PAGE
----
A newshows that old wives’ tales don’t always hold dating wisdom. The maxim that “opposites attract” is far from the truth.
Professors(Kansas) and (Wellesley) compared the similarity of friends and partners who recently met to those who have been together for years.
The results were surprising. Couples who knew each other better hadn’t grown closer over time; they’d been aligned since day one.
That’s not to say that your partners or friends don’t influence you. Habits like music taste and food consumption can evolve, along with countless other preferences. But encompassing, enduring, and well-established values are unlikely to budge.
Bahns’ results prompted reflection on her own relationships. “I like to think I value diversity,” she says. “But when I look at my own friendships and relationships, people are politically liberal just like me…. I can point to demographic diversity, but in terms of attitudes we’re pretty like-minded.”
So how exactly do we seek out people with similar values? Is it active curation or something more subliminal?
Bahns looked into that question, too. She asked a room of students to pick someone they had never spoken to before and have a two-minute conversation about their favorite vegetable, a topic chosen specifically for its mundanity. She found that, after just two minutes of relatively meaningless conversation, people who had similar attitudes and values were more likely to become friends.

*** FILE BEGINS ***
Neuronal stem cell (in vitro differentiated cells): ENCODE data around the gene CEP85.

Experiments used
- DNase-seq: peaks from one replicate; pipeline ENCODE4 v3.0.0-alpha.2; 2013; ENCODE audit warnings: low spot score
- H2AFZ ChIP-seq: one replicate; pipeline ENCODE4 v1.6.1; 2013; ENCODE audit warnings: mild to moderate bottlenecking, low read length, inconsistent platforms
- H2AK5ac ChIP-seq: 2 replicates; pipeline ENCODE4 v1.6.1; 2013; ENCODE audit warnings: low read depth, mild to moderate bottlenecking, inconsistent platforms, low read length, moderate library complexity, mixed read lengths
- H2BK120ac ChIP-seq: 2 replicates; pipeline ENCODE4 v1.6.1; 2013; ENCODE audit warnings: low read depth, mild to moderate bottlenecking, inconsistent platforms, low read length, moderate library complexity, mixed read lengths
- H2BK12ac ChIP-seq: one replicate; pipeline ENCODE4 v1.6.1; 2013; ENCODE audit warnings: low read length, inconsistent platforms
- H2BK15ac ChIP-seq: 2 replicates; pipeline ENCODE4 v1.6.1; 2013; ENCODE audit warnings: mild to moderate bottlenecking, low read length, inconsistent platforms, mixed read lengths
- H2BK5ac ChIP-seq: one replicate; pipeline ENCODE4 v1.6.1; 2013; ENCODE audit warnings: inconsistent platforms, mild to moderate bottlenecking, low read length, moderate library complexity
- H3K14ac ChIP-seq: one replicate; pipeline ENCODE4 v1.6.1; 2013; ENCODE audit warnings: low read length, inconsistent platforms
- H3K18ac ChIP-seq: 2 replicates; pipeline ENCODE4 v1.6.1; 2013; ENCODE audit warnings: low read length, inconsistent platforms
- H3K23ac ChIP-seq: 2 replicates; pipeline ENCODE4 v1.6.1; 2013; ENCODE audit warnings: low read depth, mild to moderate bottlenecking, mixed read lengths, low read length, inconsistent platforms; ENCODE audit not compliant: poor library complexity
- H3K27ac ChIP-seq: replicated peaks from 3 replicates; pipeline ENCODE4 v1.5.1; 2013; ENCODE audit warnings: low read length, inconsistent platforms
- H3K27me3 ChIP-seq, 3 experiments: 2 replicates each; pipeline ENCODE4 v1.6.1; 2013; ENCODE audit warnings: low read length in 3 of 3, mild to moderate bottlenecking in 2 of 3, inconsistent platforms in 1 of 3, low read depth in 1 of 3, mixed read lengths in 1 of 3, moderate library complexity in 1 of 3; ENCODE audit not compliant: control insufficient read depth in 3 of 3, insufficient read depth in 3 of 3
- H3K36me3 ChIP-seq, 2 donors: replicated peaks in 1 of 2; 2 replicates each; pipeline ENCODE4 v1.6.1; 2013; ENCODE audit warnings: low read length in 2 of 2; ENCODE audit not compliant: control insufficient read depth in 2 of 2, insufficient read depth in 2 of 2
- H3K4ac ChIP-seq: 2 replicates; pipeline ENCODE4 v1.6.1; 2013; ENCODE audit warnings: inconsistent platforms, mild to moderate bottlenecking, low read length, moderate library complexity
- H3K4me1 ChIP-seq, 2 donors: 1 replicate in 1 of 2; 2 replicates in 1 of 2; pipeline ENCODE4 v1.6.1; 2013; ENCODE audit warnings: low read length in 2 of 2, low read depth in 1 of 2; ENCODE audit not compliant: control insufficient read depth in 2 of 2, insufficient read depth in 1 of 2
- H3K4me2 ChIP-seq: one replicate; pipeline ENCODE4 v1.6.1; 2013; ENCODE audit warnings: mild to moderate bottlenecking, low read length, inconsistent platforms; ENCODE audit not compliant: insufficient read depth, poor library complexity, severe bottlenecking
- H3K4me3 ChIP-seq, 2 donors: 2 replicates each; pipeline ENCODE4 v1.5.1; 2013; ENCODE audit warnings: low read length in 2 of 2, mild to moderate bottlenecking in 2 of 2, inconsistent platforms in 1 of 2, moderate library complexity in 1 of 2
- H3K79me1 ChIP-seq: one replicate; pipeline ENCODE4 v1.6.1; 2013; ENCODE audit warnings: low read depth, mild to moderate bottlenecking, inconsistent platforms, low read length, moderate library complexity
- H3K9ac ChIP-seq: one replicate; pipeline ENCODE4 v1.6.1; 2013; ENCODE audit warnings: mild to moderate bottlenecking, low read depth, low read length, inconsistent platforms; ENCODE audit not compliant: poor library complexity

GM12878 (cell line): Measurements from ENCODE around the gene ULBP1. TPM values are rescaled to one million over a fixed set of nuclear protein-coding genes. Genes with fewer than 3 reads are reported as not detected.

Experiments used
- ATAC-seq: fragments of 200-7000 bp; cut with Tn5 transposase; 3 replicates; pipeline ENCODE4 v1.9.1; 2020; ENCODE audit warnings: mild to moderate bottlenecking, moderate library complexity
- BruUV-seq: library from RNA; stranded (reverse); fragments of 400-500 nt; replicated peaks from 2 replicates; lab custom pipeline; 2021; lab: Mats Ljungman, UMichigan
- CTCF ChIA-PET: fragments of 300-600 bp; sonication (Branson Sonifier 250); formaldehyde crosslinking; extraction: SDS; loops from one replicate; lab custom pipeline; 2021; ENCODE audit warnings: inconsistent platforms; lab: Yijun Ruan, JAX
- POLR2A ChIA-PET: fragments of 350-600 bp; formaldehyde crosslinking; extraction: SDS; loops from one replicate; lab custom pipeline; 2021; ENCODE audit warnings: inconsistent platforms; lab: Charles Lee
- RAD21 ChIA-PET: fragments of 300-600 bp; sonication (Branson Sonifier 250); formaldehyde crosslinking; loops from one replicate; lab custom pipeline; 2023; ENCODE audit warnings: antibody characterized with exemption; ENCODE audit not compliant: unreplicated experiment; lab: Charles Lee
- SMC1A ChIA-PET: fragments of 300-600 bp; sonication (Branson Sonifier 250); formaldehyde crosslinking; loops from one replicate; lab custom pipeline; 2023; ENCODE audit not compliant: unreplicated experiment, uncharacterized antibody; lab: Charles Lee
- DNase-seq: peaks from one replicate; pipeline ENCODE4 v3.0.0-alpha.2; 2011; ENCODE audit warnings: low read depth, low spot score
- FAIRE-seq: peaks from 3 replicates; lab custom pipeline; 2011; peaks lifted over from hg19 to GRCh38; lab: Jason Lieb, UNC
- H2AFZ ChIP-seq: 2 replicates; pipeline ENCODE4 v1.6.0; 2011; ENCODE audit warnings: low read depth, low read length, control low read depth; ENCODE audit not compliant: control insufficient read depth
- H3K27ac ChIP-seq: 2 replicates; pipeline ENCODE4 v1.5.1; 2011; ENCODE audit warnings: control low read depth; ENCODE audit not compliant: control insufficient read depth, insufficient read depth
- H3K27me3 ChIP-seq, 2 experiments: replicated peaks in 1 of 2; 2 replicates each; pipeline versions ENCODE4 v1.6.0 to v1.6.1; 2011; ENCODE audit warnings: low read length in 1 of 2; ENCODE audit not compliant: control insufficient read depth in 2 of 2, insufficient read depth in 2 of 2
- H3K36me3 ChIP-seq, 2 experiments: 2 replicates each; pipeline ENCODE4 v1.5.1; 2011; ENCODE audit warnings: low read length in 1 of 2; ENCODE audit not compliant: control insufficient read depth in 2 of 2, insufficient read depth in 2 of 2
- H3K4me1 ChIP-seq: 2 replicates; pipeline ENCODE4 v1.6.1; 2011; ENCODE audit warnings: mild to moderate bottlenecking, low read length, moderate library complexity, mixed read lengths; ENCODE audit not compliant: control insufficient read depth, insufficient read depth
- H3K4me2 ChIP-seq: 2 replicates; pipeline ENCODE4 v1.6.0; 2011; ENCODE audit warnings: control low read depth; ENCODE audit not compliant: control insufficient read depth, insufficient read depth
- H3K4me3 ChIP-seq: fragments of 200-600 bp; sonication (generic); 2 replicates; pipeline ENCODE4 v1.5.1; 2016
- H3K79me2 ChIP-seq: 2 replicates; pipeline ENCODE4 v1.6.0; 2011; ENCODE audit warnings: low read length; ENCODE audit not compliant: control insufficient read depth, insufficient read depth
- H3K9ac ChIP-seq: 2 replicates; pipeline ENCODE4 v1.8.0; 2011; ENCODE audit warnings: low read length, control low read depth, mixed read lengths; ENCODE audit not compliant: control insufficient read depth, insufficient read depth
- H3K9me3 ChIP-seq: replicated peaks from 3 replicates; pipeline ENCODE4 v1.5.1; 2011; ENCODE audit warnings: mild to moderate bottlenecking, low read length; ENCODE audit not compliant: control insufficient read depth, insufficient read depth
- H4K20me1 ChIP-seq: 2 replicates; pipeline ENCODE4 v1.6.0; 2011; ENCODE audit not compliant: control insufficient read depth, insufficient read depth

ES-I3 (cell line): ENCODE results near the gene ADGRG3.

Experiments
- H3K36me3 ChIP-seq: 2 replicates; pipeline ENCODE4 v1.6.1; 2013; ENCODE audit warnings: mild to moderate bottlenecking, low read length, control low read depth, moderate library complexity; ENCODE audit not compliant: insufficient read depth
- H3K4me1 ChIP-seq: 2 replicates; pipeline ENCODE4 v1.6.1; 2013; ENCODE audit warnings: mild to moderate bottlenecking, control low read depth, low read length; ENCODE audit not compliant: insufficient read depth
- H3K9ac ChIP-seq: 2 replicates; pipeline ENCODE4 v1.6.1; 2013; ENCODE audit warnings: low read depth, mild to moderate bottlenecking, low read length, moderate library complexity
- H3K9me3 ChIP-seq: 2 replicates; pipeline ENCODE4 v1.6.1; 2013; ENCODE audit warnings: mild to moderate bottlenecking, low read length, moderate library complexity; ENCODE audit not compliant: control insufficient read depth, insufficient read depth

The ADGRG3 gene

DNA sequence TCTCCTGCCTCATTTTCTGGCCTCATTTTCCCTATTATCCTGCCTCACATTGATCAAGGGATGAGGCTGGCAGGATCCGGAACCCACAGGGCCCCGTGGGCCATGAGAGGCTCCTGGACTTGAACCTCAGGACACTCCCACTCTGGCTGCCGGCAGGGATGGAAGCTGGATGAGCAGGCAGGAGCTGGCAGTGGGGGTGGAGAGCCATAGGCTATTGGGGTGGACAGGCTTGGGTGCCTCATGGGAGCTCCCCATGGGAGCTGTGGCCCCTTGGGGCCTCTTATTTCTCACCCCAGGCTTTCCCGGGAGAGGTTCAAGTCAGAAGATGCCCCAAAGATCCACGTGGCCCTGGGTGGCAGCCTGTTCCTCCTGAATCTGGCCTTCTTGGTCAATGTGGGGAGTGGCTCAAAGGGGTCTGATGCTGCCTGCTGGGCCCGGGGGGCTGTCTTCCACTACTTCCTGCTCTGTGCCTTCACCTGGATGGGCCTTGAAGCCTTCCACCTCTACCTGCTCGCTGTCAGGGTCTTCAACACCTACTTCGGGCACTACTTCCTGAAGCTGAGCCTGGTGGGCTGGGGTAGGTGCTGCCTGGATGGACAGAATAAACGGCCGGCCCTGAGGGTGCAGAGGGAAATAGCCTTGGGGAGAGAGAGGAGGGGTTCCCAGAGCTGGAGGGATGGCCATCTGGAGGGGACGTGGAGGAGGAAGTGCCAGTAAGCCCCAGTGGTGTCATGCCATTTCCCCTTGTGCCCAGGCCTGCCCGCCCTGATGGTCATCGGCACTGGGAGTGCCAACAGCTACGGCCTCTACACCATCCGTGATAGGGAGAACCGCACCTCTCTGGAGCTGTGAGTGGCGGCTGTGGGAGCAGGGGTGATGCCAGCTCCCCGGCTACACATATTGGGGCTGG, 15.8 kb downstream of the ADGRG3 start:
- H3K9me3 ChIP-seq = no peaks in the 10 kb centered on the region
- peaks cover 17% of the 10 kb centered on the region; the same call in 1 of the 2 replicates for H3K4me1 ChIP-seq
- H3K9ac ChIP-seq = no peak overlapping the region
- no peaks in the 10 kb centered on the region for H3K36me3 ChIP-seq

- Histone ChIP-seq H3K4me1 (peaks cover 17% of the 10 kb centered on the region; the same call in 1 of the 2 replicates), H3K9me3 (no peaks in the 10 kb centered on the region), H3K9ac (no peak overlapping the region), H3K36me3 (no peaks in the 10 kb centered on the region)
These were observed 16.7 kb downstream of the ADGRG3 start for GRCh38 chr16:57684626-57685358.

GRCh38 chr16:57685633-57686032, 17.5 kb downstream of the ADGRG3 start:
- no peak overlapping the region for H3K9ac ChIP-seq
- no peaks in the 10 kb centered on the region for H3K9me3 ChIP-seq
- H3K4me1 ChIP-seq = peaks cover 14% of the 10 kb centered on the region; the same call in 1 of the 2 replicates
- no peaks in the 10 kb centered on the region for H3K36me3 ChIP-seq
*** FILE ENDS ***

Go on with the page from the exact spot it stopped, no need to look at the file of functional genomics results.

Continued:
Bahns still isn’t sure how you sense someone’s deep-seated values from a first conversation. But she suspects that even chitchat can give us subconcious hints about another person’s belief system.
Of course, you can still date someone with different values from you. () But, Bahns warns, it’s important to realize that parts of your value systems might never align.
“Change is difficult and unlikely,” she says. “It’s easier to select someone who’s already compatible with your needs and wants at the beginning than it is to try and change them.”